In my previous blog post I discussed how migrating to the Cloud could help your organisation reach its Net Zero goals. I discussed how shifting your workloads away from on-premises data centres can reduce emissions by allowing you to leverage the expertise of cloud providers and their greater efficiency of scale. It should be noted this isn’t always clear cut - do consider how energy efficient your current hosting is and the embodied carbon of any hardware you’d be decommissioning.

If you’re using the Cloud there are many ways to optimise your infrastructure and applications to reduce emissions. A key part of optimisation is to first measure what you are trying to optimise. This allows you to identify where the biggest wins can be achieved and understand whether you are succeeding in your efforts over time.

Luckily there are several tools available to help with measuring carbon emissions associated with your Cloud workloads. These are provided by the Cloud Service Providers (CSPs) and are also available from third-parties including Open Source tools. In this blog post I will discuss and evaluate these tools, their features, methodologies and limitations.

Understanding Carbon measurement

Calculating emissions of Greenhouse Gasses (GHGs) is complicated and it is important that a consistent standard is used to allow meaningful comparisons between organisations. The most widely used standard is the GHG protocol which is used by 90% of Fortune 500 companies to measure and report on their emissions. I’ll give a brief introduction to this standard to give some context to the methodologies used by carbon measurement tools but for a more comprehensive guide the Green Software Foundation provides an excellent and free training course.

The GHG Protocol defines three categories or “scopes” for your emissions. The first scope is for direct emissions i.e. “sources that are owned or controlled by the company” and the second is for “electricity indirect emissions” i.e. “electricity consumed by the company”. Taking GCP’s carbon reporting methodology as an example, they report scope one emissions resulting from diesel backup generators and scope two emissions resulting from electricity consumed from the local grid.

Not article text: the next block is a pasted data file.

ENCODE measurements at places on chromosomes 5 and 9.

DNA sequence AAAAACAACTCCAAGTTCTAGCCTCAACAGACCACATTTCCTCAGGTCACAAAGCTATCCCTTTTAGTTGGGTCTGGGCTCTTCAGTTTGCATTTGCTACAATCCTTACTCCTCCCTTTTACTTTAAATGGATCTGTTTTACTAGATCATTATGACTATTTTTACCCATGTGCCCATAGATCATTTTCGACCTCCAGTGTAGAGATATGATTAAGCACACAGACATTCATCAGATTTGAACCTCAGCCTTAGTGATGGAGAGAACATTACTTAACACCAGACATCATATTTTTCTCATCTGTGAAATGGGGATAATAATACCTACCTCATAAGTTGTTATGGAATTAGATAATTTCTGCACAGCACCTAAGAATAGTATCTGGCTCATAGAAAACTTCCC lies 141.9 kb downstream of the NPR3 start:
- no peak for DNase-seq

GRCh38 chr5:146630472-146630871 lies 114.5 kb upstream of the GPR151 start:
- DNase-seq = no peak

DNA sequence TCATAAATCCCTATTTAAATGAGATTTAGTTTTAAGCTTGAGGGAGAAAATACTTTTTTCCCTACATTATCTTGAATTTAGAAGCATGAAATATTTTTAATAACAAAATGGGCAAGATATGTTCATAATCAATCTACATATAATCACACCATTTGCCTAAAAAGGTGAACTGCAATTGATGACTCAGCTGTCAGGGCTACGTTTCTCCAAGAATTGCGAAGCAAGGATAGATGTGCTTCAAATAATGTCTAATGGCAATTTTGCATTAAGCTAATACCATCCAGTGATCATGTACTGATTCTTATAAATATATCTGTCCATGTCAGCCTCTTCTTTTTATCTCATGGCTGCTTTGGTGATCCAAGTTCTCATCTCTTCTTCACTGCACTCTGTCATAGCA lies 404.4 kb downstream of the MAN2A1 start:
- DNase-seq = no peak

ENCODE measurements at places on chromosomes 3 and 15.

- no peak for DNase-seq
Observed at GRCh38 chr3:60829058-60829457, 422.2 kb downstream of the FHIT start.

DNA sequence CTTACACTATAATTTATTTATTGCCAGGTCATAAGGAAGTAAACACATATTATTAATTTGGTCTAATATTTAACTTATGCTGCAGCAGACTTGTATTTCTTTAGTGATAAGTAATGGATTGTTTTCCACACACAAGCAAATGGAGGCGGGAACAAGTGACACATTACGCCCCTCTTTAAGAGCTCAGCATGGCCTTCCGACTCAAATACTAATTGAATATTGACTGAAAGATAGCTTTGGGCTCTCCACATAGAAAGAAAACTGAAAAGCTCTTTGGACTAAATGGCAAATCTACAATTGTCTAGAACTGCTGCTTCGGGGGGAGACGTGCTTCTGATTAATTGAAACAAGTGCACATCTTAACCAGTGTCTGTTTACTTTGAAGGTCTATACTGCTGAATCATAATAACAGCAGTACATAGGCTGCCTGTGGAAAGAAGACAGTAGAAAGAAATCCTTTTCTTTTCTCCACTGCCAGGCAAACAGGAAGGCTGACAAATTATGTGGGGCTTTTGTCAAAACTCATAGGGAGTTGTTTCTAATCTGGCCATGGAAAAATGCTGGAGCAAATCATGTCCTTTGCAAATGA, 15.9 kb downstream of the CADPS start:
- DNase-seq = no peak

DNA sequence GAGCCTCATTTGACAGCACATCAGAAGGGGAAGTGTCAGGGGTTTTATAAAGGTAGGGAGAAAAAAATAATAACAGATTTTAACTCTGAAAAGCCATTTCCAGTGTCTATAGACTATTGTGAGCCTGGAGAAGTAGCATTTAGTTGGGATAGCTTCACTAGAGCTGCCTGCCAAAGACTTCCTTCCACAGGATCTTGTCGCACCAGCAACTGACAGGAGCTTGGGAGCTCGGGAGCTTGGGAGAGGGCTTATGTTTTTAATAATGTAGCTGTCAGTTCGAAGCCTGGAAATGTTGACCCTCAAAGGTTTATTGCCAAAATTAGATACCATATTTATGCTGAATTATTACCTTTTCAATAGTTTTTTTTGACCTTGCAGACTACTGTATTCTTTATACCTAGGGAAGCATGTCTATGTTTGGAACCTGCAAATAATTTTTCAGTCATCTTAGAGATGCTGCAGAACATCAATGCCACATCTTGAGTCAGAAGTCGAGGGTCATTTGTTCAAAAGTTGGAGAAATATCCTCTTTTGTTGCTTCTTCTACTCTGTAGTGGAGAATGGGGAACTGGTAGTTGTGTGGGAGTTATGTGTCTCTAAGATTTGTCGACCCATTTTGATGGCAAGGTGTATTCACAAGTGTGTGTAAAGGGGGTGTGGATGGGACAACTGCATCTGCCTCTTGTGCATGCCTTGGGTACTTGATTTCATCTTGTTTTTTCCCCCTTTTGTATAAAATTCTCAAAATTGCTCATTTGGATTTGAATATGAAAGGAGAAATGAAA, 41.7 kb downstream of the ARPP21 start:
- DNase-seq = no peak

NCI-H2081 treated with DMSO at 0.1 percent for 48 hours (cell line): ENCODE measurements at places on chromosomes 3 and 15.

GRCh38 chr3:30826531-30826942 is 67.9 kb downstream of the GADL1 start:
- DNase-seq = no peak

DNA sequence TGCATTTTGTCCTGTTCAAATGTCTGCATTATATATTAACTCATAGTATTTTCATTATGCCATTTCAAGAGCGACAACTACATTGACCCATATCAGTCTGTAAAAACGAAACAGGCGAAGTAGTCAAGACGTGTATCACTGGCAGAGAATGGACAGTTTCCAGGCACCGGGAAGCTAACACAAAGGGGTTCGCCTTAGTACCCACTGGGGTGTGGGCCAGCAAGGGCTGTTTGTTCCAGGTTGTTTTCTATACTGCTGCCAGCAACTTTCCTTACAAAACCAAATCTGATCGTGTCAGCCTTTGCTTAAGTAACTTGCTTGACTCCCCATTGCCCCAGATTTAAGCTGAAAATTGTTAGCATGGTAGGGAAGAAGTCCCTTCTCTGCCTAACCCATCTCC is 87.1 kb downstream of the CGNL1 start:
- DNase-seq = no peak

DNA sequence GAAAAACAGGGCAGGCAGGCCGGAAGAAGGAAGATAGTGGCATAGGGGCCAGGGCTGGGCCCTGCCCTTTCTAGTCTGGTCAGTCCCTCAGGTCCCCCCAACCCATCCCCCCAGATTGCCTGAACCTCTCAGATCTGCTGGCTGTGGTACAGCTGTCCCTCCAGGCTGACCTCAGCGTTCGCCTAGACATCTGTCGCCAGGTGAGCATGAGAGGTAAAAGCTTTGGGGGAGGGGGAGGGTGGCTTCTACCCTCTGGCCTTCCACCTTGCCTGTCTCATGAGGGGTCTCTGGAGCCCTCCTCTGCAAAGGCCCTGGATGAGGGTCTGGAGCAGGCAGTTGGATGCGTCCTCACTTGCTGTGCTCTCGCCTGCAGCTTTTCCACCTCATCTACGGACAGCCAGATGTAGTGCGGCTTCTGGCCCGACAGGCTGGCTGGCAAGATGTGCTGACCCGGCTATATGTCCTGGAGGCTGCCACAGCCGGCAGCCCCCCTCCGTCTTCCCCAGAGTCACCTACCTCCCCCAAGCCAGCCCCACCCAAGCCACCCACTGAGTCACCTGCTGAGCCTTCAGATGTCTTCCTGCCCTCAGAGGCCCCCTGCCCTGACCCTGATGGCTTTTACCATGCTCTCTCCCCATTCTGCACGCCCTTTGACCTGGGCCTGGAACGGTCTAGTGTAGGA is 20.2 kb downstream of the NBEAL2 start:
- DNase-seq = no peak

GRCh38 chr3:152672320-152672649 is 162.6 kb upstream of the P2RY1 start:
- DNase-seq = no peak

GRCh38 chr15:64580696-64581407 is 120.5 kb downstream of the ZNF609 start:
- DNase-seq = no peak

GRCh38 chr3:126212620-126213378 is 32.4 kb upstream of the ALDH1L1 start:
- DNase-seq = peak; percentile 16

There are two different ways to report scope two emissions, a “market-based” and “location-based” approach. Market-based reporting takes into account purchases of renewable energy whereas location-based metrics use the (typically average) intensity of the local grid where the electricity is consumed. For the purposes of understanding how you can reduce the impact of your workloads on overall GHG emissions a location-based metric is preferable. This metric tells you the raw amount of GHG emissions resulting from your workloads which you can then optimise.

The final scope (scope three) is for “other indirect GHG emissions” which is an (optional) catch-all category for emissions which are “a consequence of the activities of the company, but occur from sources not owned or controlled by the company”. It is important to track cloud provider’s scope three emissions since these can constitute a large proportion of the emissions resulting from cloud workloads. This means tracking the emissions associated with the full hardware lifecycle for servers and networking equipment. This is often referred to as the “embodied carbon” for a piece of hardware. There are also scope three emissions related to operation of the data centres which can be harder to estimate such as embodied carbon in the building materials and employee commuting.

It’s also worth noting that for your company, all the emissions of your cloud provider related to your activities would count as part of your scope three emissions. Ideally, we’d like our tooling to report on all three scopes to get the most complete picture.

Cloud Service Provider Tools

GCP: Carbon Footprint

The GCP Carbon Footprint tool is available for all accounts and to any user that is granted the relevant IAM permissions. There is a dedicated role to access the tool which is great because it allows you to give anyone access to emissions data without also having to also give them access to billing data.